This is the second time in a year that a hurricane has failed to upgrade a $ 52 million transmission line. When Hurricane Laura struck in August 2020, Entergy and Burns & McDonnell separated the crew from the upgrade work so they could work to restore power to more than 200 power lines damaged by the storm. Also, according to a Burns & McDonnell news release on July 13, the planned transmission tower on the Waterford line was moved to the area damaged by Laura to advertise the resumption of the project upgrade.
When Ida landed, Entertainment was spending $ 86 million in the Parish of Laforche, including Portofoshen, to rebuild the line that was first built in 1964. The project was scheduled to be completed next year, according to Enter G’s website.
Hurricane Laura, which struck the Lake Charles region of southwestern Louisiana, almost damaged Enter G’s weaker legacy infrastructure. Michelbourg, vice president of entertainment, said in a testimony submitted to the Louisiana Public Service Commission in April that the legacy system was damaged or destroyed by the storm, but more modern work was “mostly done” by Laura. I wasn’t affected. “
The breakdown of the old line left the city of Lake Charles for 13 days without electricity yet.
Some Ida-affected customers may not be powered for a similar period or longer, especially in the suburbs. When Aida struck, 75-year-old Jim King was one of the only people in Grand Isle, a small beach community where most homes are built on stanchions that are at least 15 feet high. He said he was hoping for months of lack of electricity.
The total number of electricity-free homes and businesses in the state fell to about 823,000 on Friday after Enter G said it had restored service to about 225,000 customers. Entergy estimated on Friday that most communities should regain power by September 8.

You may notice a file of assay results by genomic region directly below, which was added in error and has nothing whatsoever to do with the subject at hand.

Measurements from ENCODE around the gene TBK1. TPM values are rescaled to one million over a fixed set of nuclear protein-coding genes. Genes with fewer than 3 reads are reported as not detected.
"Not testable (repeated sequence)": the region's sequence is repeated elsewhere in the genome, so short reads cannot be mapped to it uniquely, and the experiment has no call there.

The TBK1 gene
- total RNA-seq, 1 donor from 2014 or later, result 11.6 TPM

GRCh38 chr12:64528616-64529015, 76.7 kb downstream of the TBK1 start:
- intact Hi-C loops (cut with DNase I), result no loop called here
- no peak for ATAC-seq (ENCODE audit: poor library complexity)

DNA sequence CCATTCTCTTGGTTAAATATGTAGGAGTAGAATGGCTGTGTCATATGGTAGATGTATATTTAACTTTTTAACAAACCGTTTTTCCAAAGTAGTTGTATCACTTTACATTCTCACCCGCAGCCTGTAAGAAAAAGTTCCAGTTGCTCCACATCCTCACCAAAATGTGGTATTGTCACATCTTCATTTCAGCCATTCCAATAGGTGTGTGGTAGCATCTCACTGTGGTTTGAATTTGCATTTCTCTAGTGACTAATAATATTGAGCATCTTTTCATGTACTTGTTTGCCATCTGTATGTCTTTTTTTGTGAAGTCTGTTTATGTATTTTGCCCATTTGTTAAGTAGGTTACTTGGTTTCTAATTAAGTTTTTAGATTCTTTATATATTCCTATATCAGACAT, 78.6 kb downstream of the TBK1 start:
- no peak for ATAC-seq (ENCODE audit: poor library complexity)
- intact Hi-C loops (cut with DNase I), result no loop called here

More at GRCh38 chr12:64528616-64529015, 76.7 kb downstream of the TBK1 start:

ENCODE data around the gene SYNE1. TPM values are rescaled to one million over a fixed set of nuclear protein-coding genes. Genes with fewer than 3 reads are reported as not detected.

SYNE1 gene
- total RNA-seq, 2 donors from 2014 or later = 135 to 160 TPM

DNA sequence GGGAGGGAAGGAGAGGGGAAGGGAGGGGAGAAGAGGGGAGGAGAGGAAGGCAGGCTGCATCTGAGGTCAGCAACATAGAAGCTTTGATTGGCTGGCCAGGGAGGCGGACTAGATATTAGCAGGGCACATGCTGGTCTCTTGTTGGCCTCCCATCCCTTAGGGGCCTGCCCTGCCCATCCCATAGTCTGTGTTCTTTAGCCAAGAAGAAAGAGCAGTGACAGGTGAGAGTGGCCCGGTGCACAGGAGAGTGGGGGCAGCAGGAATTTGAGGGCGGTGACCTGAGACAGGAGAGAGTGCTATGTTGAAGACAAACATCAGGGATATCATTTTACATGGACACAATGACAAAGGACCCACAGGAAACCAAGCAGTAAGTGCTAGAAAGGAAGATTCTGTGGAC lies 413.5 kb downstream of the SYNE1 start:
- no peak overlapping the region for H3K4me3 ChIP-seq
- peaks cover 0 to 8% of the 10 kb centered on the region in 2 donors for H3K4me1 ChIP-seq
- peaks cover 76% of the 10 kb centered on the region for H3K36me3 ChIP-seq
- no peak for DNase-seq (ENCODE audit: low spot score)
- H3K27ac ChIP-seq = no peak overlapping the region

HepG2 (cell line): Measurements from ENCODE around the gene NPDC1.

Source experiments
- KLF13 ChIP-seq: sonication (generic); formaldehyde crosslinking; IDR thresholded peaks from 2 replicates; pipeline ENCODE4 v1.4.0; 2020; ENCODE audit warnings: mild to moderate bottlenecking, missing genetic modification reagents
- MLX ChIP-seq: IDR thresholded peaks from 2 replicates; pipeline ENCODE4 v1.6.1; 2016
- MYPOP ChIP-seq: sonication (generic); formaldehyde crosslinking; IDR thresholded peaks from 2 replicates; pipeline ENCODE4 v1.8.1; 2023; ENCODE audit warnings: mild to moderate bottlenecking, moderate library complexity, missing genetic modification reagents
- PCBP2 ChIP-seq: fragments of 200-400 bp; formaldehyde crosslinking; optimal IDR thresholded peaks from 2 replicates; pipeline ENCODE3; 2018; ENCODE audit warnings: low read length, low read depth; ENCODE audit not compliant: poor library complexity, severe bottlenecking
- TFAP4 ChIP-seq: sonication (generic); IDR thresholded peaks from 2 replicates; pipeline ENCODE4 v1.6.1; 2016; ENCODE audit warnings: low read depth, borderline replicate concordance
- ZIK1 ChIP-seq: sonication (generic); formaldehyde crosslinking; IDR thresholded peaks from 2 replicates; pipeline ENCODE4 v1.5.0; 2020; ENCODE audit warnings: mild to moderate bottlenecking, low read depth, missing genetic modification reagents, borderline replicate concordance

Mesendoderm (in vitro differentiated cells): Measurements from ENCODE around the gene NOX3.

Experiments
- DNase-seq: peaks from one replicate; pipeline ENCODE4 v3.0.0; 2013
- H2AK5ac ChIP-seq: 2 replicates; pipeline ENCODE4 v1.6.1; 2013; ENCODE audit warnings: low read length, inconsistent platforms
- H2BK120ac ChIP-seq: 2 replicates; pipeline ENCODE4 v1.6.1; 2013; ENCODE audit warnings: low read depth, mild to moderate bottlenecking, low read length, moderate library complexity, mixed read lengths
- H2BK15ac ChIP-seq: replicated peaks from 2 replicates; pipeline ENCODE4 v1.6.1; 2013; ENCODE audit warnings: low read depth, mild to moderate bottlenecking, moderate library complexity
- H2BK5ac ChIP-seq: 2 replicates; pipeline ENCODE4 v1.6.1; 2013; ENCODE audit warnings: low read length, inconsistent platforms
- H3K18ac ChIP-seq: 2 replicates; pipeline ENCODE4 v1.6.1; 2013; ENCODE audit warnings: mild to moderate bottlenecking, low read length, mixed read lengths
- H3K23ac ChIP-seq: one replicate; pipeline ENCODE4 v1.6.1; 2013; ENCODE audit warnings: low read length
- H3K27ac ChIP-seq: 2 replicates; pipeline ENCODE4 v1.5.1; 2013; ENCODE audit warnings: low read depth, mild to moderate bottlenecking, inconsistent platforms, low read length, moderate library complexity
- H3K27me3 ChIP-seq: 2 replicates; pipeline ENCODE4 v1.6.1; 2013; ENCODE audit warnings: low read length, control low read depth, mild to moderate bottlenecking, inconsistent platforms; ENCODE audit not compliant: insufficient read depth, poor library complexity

Following the destruction, utilities are under intense pressure and scrutiny to quickly repair their lines and infrastructure to avoid long-term suffering from residential and corporate customers.
Philip May, CEO of Entertainment Louisiana LLC, said in a recent testimony to regulators that the company “needs to spend large amounts very quickly” to fund the recovery. He added that he also needs to worry about liquidity and credit ratings as he issues more debt to do so.
Entergy’s challenge in the New Orleans region is to avoid multiple water bodies that limit more transmission line corridors that could undertake power distribution after another powerful storm. Lake Pontchartrain is to the north. The Gulf of Mexico is in the east. And the Mississippi River meanders through the city.
Logan Burke, executive director of the New Orleans non-profit Affordable Energy Alliance, said Entergy is trying to solve the city’s transmission problems by building more capacity in the region. But she said the company hasn’t done enough to eliminate the power bottleneck that led to the expansion of New Orleans.
New Orleans’ population density and surrounding waters provide a limited number of transmission line corridors. Without sufficient capacity, power lines will not be able to supply all the available electricity generated outside the city. Part of Entergy’s solution was to build power generation capacity physically within the New Orleans region while rebuilding and redesigning the grid section.
Louisiana has access to multiple nuclear power plants through entertainment, said Erics Smith, deputy director of the Tulane Energy Institute, and New Orleans is partially receiving electricity from its nuclear facility in Arkansaw. Added. “But if you can’t empower the city, it doesn’t matter.”
Meanwhile, stormy weather events are becoming more frequent. Experts at ICF, a Virginia-based global consulting firm, said U.S. utilities need to spend $ 500 billion to address vulnerabilities from more frequent and harsh weather patterns caused by climate change. I estimate that there is. The ICF said in a recent report that the United States experienced a $ 119 billion disaster in the 2010s, for a total of 111 over the last two decades.
This is a problem for companies still working on legacy systems dating back to the 1950s and 1960s.
“I think this hurricane was in an extreme situation, even with extreme hurricane standards,” said Larry Gasteiger, Executive Director of WIRES, an industry group that advocates investment in the necessary transmissions. everything. ”